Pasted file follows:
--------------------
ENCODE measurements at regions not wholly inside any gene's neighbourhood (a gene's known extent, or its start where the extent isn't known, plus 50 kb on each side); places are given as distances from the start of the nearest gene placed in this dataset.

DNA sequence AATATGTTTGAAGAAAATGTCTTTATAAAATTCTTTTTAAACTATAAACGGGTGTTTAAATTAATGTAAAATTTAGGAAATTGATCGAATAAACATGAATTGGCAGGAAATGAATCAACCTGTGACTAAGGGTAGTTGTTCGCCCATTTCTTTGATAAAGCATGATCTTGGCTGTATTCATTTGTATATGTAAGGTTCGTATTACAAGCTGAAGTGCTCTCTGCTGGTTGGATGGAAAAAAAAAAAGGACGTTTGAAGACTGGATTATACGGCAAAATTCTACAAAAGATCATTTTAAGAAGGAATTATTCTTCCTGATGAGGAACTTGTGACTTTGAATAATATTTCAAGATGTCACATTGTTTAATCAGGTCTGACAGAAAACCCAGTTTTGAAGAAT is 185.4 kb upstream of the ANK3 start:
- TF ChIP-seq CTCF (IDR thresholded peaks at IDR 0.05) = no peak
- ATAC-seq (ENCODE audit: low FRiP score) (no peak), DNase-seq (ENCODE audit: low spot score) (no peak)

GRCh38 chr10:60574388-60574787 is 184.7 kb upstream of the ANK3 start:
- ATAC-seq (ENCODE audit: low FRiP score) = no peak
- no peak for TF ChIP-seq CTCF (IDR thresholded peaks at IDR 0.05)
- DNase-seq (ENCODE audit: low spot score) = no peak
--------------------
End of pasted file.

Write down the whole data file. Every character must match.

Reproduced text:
ENCODE measurements at regions not wholly inside any gene's neighbourhood (a gene's known extent, or its start where the extent isn't known, plus 50 kb on each side); places are given as distances from the start of the nearest gene placed in this dataset.

DNA sequence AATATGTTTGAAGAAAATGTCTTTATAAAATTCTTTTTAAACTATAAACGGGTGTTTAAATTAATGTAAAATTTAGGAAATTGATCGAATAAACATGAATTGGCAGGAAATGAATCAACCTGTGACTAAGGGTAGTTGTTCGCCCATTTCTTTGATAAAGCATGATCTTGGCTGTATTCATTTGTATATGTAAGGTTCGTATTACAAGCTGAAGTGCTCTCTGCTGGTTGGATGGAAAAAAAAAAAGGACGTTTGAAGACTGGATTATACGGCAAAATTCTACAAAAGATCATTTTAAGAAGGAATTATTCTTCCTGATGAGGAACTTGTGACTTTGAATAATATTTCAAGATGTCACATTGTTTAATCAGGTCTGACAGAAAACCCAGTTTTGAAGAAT is 185.4 kb upstream of the ANK3 start:
- TF ChIP-seq CTCF (IDR thresholded peaks at IDR 0.05) = no peak
- ATAC-seq (ENCODE audit: low FRiP score) (no peak), DNase-seq (ENCODE audit: low spot score) (no peak)

GRCh38 chr10:60574388-60574787 is 184.7 kb upstream of the ANK3 start:
- ATAC-seq (ENCODE audit: low FRiP score) = no peak
- no peak for TF ChIP-seq CTCF (IDR thresholded peaks at IDR 0.05)
- DNase-seq (ENCODE audit: low spot score) = no peak